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Is “Full Acceleration” of Equity Vesting Common in Executive Employment Agreements?

full acceleration equity

In this interview with Jennifer Rubin, Member, Employment, Labor & Benefits Practice at Mintz Levin, we discuss the full acceleration of equity vesting in executive employment agreements and what is common today.

Jen focuses on C-suite executive compensation practices, and on meeting the increasingly complex employment needs of executives of public and private corporations.  When she isn’t negotiating employment, equity vesting and severance arrangements, Jen leverages her twenty-five years of experience as a trial lawyer to help clients craft business solutions to legal problems.  Jen, who has an AV Preeminent ranking from Martindale-Hubbell, which publishes a highly respected Law Directory, that provides background information on United States lawyers and law firms.

She is also a member of the Board of Directors of Big Brothers Big Sisters of San Diego County and is a faculty member and advisor to The Honor Foundation, a non-profit organization that assists Navy Seals and other armed services special operators transition from military service to the private sector.  Jen is frequently quoted in the Wall Street Journal and other publications.

Jennifer:   I think the most common thing that you see is a full acceleration with change of control. There are different issues with private companies and public companies, obviously related to marketability. With a private company, you can’t necessarily sell the stock on the open market.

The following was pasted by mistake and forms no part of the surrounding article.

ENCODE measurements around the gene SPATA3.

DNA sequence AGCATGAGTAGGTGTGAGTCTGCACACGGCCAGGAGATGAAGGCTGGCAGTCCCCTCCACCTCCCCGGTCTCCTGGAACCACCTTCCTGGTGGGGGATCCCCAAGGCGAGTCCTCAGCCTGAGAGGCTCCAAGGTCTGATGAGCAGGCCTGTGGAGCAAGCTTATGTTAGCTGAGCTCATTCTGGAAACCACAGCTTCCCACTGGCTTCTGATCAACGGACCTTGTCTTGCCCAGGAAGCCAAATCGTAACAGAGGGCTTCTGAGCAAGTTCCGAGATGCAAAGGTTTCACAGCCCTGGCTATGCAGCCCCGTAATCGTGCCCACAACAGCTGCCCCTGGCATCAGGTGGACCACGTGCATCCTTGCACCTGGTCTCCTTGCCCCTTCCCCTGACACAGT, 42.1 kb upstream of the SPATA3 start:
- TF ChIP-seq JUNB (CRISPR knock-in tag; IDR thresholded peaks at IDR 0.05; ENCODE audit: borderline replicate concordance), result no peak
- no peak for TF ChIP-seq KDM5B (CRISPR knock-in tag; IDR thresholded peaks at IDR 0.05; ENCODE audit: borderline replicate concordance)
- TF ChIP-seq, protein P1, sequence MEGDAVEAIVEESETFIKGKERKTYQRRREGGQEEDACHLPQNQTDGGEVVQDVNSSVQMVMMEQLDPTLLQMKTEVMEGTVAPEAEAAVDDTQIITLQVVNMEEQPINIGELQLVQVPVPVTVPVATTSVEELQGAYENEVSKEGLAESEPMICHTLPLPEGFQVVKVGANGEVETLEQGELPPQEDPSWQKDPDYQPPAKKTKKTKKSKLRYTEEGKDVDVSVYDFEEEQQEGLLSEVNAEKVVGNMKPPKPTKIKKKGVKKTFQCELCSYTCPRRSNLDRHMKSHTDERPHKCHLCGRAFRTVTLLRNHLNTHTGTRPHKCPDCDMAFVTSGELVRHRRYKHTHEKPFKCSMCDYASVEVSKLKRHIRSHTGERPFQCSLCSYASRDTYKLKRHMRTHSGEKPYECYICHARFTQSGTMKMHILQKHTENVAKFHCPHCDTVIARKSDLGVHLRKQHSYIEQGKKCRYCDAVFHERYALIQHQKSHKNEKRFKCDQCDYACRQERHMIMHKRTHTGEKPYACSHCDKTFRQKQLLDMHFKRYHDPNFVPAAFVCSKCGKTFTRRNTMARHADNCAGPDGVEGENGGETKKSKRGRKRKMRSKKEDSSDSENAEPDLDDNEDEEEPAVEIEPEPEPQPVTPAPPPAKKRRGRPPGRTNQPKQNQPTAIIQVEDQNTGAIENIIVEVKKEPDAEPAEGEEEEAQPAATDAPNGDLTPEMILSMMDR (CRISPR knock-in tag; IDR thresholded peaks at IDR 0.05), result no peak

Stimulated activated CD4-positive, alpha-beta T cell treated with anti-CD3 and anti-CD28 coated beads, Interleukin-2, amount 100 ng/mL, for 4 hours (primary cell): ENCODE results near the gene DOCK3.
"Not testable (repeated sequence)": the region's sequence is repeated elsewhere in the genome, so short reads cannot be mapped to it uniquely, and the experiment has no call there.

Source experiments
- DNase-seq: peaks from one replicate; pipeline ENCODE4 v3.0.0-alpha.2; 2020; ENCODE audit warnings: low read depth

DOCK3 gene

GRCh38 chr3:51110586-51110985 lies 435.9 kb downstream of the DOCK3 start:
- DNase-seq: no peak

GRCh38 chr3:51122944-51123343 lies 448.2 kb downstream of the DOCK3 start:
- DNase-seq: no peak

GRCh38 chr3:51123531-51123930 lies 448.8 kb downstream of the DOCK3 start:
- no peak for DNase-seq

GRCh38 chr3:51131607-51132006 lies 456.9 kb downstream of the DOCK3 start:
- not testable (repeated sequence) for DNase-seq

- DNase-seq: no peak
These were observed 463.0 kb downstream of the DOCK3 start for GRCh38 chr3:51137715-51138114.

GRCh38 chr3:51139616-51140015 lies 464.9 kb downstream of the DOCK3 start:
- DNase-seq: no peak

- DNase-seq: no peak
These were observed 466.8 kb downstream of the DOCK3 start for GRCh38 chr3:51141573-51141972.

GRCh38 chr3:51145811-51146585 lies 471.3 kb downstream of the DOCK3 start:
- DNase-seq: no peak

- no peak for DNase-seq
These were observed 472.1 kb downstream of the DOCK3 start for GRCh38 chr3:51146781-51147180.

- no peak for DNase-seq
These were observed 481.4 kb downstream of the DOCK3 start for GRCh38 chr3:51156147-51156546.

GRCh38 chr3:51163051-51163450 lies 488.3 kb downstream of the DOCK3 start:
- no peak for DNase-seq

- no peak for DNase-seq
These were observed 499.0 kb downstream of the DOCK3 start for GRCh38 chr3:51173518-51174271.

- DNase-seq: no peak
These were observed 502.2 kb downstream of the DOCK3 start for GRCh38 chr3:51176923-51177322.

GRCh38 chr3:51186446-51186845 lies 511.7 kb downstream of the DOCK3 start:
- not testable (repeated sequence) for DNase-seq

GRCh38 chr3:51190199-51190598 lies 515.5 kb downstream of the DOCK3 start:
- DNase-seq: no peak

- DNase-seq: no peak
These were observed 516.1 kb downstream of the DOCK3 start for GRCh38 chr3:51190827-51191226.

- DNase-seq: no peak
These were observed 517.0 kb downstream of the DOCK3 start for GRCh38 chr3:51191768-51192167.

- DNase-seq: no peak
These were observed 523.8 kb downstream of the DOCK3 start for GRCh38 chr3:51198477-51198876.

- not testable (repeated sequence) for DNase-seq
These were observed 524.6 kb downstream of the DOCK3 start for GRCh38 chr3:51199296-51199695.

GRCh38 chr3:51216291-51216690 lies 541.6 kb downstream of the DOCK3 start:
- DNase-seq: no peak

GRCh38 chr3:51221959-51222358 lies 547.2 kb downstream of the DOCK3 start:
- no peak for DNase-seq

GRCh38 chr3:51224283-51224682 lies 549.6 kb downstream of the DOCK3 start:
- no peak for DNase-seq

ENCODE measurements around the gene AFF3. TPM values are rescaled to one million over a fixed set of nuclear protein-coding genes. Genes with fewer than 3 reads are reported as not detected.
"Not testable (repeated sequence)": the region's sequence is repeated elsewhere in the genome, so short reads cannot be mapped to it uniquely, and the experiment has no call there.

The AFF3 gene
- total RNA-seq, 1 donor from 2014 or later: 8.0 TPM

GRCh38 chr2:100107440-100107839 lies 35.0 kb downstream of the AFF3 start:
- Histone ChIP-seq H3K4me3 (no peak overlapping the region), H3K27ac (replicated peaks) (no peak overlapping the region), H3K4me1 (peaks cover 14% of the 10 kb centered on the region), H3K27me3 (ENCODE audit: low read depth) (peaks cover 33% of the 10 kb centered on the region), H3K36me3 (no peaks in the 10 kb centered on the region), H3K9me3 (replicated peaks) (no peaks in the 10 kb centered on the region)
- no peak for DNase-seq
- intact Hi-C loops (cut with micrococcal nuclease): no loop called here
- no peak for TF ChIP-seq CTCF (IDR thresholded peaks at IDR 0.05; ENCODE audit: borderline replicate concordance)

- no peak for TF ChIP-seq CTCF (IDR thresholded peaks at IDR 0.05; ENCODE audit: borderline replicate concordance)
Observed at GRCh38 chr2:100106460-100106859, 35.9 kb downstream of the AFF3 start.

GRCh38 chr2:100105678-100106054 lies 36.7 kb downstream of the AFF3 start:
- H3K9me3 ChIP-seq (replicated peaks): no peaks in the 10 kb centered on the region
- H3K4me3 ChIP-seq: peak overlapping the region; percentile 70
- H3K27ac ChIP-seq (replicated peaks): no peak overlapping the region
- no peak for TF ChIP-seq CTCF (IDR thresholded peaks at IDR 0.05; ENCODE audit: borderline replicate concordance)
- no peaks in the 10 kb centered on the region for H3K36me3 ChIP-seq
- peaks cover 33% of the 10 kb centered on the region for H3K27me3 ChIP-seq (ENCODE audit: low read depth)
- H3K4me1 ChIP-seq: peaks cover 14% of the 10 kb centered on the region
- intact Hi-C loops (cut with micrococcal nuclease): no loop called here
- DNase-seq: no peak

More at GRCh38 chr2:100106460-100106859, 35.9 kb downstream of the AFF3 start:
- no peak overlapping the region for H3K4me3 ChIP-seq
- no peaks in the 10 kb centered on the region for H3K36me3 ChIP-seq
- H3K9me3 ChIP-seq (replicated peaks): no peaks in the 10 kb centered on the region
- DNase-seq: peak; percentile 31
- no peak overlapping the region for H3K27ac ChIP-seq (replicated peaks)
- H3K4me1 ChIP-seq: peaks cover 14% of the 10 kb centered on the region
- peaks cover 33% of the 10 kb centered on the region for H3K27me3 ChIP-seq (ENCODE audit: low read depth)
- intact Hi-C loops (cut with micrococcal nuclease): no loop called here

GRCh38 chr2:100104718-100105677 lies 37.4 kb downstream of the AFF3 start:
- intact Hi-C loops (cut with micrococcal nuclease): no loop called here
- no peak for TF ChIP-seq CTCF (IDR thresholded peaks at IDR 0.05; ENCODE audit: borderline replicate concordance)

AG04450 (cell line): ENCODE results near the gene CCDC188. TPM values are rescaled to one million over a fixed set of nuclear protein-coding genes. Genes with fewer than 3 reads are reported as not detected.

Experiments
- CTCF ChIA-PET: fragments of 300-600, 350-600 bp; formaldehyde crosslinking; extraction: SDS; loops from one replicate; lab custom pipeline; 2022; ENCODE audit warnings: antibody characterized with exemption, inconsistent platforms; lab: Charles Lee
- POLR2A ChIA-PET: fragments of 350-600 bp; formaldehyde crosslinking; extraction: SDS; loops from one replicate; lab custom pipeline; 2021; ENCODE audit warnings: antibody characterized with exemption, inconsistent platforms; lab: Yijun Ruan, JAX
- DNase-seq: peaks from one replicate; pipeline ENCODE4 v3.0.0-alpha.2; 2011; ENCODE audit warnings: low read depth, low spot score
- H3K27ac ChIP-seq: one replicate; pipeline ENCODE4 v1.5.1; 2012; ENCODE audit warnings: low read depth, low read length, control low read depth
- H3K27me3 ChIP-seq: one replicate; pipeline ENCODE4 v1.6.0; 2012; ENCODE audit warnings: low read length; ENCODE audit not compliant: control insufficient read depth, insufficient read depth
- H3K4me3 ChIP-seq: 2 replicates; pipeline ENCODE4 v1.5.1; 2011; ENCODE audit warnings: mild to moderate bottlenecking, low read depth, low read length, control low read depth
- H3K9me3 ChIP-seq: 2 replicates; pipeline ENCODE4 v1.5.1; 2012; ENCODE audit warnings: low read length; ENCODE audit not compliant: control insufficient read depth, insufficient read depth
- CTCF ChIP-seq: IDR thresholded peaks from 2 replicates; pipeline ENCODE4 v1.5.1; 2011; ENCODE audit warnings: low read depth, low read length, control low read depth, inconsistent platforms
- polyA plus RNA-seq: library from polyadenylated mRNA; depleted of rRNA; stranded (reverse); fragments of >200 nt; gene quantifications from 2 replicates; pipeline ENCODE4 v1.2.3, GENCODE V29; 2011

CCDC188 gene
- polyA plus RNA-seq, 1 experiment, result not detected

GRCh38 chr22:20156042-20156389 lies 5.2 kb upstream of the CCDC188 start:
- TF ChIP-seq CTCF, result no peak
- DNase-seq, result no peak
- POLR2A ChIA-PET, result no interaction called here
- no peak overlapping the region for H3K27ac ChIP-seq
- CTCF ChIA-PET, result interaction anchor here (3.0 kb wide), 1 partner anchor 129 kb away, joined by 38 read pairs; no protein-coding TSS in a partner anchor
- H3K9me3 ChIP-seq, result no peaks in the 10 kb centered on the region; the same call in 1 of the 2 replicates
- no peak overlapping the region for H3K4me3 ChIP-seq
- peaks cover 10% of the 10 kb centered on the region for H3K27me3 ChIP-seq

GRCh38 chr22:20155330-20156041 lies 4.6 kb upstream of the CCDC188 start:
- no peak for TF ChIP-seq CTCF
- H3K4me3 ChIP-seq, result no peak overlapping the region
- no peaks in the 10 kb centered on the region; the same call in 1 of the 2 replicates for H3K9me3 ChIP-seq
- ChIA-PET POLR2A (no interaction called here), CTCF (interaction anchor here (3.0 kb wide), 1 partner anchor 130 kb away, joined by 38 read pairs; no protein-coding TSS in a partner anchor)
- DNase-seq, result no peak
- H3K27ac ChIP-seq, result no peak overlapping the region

There are also issues associated with the 280G that I just mentioned, which is the parachute tax. That is what happens when the individual parachutes out and receives all of this compensation that might trigger those tax provisions.

With a private company, there are certain ways that might be able to be dealt with that addresses the tax situation, that is not available in a public company situation. If I was representing an executive, I’d like to see full acceleration. That’s what I would argue for.

Patrick:     But it would be dual trigger.

Jennifer:   Yes, it would be dual trigger. Again, I can’t remember the last time I’ve seen a single trigger. You want to negotiate for that acceleration and connection with the change in control because that’s the whole point. You foster this organization. You take it to that point. The new company comes in. They’re either buying all the assets or the stock. That’s the point of you staying and remaining incentivized to stay. It’s so that you get the benefit at the end. The way to get the benefit is through the equity.

This is Patrick Henry, CEO of QuestFusion, with The Real Deal…What Matters.